This was a pleasant surprise. Expedia surveyed over 30 million (!) travelers and found that travel made them feel better generally and lead to more sex. Which makes sense, because hotel sex is definitely some of the best sex. Even better, it made travelers feel younger— so it's time to start booking those 2017 vacations.


That Politics Can Mess With Our Libidos

Damn this election year. A survey from the Kindara fertility app of over 900 users found that one in five Democrats and one in nine Republicans found the stress and negativity around the election so difficult that it was affecting their sex drives. Which makes sense, because it was such a fraught time.

“We thought this survey would be a fun and timely way to engage with our Kindara App users, while providing a snapshot as to how this year’s Presidential campaign is impacting American women’s lives behind the closed doors of the bedroom,” Dr. Raychel Muenke, EVP of Kindara tells Bustle. Thank god it's over, but we'll see what happens when the inauguration rolls around.


That We All Feel Different About Waiting To Have Sex

When it comes to how long you should wait (or not wait) to have sex, my friends and I all feel very differently. But this year a survey from Adam and Eve of over 1,000 respondents found that we all feel very differently. Ten percent said they like to get down on the first date, 34 percent said less than a month, 17 percent said exactly a month, and 39 percent of people would wait at least a month.

So no matter what makes you feel comfortable, you're not alone. It's a very personal decision and people feel so differently — just make sure you're doing what's good for you.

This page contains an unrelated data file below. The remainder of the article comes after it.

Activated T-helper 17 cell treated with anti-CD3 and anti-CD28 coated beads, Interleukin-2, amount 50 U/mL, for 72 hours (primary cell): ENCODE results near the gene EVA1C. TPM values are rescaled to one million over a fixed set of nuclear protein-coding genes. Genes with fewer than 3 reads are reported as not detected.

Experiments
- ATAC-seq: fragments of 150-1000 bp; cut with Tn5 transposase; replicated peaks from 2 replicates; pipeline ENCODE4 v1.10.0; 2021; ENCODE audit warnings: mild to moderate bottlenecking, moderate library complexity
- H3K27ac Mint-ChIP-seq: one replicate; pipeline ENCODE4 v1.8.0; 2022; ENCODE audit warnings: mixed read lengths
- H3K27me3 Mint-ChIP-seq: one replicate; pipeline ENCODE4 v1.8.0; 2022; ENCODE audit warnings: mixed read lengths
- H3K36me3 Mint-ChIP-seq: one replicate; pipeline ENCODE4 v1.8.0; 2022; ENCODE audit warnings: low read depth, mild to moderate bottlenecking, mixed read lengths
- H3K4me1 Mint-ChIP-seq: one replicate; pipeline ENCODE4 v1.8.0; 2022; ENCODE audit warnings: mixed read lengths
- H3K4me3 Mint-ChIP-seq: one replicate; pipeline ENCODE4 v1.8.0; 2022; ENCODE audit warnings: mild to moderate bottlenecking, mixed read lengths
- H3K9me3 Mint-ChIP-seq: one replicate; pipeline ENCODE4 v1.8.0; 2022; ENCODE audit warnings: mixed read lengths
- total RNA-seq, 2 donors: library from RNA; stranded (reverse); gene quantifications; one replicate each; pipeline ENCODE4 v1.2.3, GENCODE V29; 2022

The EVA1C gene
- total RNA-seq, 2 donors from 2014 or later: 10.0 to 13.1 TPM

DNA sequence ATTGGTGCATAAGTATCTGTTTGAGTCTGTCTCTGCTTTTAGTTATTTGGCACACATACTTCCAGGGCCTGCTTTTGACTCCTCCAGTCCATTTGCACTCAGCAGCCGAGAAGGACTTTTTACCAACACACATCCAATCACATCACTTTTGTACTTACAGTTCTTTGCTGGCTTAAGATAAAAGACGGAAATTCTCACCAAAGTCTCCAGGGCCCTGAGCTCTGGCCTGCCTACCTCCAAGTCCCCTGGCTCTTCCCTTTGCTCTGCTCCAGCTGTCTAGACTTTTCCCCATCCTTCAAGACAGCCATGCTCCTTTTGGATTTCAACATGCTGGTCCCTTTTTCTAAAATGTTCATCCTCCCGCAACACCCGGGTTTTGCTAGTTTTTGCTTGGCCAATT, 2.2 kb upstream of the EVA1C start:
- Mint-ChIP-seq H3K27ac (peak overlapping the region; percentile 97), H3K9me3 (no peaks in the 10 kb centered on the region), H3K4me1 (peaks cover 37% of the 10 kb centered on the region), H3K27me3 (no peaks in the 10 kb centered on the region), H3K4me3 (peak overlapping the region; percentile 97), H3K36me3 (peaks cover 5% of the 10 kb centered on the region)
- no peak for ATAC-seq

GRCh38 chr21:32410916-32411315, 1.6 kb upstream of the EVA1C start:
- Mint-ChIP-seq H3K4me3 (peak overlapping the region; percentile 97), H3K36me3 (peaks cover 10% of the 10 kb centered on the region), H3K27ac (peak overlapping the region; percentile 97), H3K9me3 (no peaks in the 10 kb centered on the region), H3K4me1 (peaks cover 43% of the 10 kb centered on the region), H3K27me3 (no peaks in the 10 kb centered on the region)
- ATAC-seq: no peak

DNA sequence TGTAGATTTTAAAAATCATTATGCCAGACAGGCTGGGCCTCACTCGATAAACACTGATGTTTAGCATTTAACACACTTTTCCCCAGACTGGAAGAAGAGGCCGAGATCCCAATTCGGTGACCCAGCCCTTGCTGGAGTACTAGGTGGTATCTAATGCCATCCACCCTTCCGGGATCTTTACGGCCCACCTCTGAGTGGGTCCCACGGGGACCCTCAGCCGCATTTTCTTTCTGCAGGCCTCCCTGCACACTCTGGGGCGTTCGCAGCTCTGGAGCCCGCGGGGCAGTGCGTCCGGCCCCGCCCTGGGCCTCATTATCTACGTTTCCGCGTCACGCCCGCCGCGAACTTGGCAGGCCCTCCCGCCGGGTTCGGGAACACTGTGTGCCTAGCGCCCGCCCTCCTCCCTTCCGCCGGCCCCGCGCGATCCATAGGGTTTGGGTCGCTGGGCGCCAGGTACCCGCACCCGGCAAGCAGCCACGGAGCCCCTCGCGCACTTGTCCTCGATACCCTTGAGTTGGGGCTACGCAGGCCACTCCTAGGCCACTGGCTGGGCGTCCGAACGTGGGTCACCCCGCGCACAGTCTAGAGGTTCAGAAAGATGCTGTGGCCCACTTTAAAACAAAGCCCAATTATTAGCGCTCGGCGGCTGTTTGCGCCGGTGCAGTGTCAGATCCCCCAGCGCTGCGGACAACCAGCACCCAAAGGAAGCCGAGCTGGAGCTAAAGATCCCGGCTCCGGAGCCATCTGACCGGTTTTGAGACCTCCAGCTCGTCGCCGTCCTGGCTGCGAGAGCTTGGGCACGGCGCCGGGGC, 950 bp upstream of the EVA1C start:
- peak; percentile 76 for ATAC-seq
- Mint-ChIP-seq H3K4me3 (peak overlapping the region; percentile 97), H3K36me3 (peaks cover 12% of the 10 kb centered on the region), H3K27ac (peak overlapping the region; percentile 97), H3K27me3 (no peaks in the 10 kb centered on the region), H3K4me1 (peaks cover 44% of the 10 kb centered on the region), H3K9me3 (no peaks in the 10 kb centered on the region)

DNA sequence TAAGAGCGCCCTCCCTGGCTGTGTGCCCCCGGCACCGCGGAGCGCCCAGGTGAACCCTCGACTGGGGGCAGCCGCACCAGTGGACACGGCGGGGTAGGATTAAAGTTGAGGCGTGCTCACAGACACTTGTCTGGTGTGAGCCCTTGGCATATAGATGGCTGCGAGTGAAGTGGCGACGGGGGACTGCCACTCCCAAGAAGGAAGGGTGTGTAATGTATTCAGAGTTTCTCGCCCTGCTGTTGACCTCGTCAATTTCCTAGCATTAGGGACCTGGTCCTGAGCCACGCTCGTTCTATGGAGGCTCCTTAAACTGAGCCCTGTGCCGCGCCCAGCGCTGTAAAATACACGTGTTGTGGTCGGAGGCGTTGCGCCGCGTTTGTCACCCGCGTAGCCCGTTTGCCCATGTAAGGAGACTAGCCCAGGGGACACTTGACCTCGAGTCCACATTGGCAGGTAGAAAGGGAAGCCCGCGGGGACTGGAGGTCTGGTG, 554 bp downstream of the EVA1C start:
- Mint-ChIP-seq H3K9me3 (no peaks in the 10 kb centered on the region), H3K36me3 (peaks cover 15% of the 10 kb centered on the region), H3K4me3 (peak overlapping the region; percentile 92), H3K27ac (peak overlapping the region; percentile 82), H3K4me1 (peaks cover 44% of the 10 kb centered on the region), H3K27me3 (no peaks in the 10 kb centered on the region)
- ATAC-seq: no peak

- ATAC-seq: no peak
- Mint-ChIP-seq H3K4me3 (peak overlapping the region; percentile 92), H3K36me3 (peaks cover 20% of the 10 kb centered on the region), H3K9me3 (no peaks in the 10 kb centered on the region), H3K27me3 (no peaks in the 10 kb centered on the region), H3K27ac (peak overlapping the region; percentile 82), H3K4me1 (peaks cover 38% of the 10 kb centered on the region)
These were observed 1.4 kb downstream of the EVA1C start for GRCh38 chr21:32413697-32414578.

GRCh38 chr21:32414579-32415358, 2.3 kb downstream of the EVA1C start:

That Bright Lights Can Help A Man's Performance

The University of Siena did an experiment with men who had been diagnosed with low sex drives and found that those who were exposed to a bright light had an increase in testosterone. And, along with an increase in testosterone, came more sexual satisfaction. So if your partner's sex drive suffers— especially in the winter months — shining some light on the problem may actually help them.


That Everybody Loves Car Sex

Turns out, it's not just everyone who went to my high school— people all around America love car sex. A University of South Dakota study in Journal of Sex Research found that almost 60 percent of us have had sex in a car before and 14 percent of us actually lost our virginity in the car. Not the most comfortable place, but needs must.

Why is it so popular? "My first instinct is that people are having sex in their cars because it’s the only place they have! I think it’s always been bit awkward and uncomfortable and always will be," relationship therapist Aimee Hartstein, LCSW tells Bustle. But we still love it. Why? "It’s all about convenience, privacy, and access." And when sometimes, that's all you need.


That Women's Sex Drives Decrease In Long-Term Relationships